Diamond Dogs of War

Blood Diamond. Leonardo DiCaprio, Jennifer Connelly,
and Djimon Hounsou star in a film written by Charles Leavitt and C.
Gaby Mitchell and directed by Edward Zwick.

Reviewed by D.J. Palladino

It’s hard to believe the man who made the campy Tom Cruise film
The Last Samurai could pull off this minor triumph. And yet,
director Edward Zwick has achieved the almost impossible: a feature
film about contemporary Africa, replete with liberal preaching,
that remains compelling from first gunshot to final
self-congratulations. Leonardo DiCaprio also pulls off the unlikely
as Danny Archer, a barely sentimentalized soldier of fortune. He’s
a wily survivor who turns unrepentant killer when the chips are
down. In a long soliloquy to Jennifer Connelly (playing a woman
reporter Howard Hawks might have liked), he asks why Americans are
so hung up on their feelings. Relating his parents’ brutal murders,
he then pauses and says (charmingly), “I know, boo-hoo, huh?” By
the way, DiCaprio’s accent isn’t nearly as bad as it seemed from
the previews.

Besides the thick-as-impasto message, though, a lot of the
film’s elements succeed wildly. The long battle scenes are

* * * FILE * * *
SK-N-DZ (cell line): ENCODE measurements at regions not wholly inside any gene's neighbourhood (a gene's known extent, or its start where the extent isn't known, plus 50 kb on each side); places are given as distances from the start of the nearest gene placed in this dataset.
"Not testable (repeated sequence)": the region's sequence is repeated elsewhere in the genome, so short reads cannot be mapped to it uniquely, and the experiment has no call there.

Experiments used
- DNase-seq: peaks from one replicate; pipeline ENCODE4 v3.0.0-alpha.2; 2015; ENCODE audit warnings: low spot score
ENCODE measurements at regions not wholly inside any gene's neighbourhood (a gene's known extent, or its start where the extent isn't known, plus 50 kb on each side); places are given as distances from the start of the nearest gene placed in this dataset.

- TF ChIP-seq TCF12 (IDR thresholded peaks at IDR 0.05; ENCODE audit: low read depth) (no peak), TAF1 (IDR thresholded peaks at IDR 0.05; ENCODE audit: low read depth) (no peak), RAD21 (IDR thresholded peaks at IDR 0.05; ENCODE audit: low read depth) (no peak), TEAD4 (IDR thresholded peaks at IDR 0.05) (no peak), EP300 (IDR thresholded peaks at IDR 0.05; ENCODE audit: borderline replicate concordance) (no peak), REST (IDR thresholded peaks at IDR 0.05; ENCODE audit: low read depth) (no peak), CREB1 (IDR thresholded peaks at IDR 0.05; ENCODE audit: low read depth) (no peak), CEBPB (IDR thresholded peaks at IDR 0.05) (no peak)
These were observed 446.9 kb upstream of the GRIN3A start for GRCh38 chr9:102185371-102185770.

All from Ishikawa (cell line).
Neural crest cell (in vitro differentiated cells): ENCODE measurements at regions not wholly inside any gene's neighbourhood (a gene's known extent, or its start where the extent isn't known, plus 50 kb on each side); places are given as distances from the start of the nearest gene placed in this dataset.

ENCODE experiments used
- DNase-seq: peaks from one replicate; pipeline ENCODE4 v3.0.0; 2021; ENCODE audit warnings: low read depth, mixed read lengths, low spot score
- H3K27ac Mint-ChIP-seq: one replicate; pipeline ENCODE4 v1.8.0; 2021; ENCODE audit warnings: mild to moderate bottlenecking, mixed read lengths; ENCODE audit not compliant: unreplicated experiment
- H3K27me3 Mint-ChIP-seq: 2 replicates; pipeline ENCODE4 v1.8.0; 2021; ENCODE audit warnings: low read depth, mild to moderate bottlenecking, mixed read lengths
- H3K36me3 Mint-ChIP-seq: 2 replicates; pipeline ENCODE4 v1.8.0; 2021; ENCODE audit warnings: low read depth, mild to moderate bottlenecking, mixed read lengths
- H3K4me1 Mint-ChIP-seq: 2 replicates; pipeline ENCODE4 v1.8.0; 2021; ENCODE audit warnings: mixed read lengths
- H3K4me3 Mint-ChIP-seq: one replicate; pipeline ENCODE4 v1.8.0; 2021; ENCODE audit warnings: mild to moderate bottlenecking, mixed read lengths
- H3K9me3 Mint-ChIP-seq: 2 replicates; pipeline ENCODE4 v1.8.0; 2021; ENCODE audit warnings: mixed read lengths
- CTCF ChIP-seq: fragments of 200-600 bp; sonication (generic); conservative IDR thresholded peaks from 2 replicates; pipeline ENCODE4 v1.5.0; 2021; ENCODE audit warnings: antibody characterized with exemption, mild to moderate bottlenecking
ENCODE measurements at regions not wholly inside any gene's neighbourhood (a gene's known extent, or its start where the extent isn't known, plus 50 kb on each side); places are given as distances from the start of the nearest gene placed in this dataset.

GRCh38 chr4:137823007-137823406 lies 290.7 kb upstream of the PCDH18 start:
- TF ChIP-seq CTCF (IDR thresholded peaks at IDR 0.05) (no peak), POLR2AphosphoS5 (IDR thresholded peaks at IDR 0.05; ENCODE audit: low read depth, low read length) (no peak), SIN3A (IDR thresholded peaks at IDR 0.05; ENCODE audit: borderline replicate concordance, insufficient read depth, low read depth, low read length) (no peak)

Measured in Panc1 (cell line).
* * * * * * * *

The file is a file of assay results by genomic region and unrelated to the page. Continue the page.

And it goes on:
stunningly chaotic and coherent at the same time, and Zwick knows
how to build menace without taxing the viewer. But unlike similar
films that have come before — The Killing Fields or The Year of
Living Dangerously, to name two — Blood Diamond is different, more
like a 1940s Warner Bros. film about involvement in righteous
causes, only with more hacked limbs and kids shooting heroin.

It’s hard to say why it works, but Zwick is slicker than a lot
of action directors emerging lately. I’d like to think the film
succeeds because of its subtext: an engaging emotional discussion
about human nature. “We’re neutral,” says one character, “it’s what
we do that makes us good or bad.” A few moments later, someone
party to this discussion is shot by a little boy trained to kill by
rebels who enslave and kill their own people. I know. Boo-hoo,


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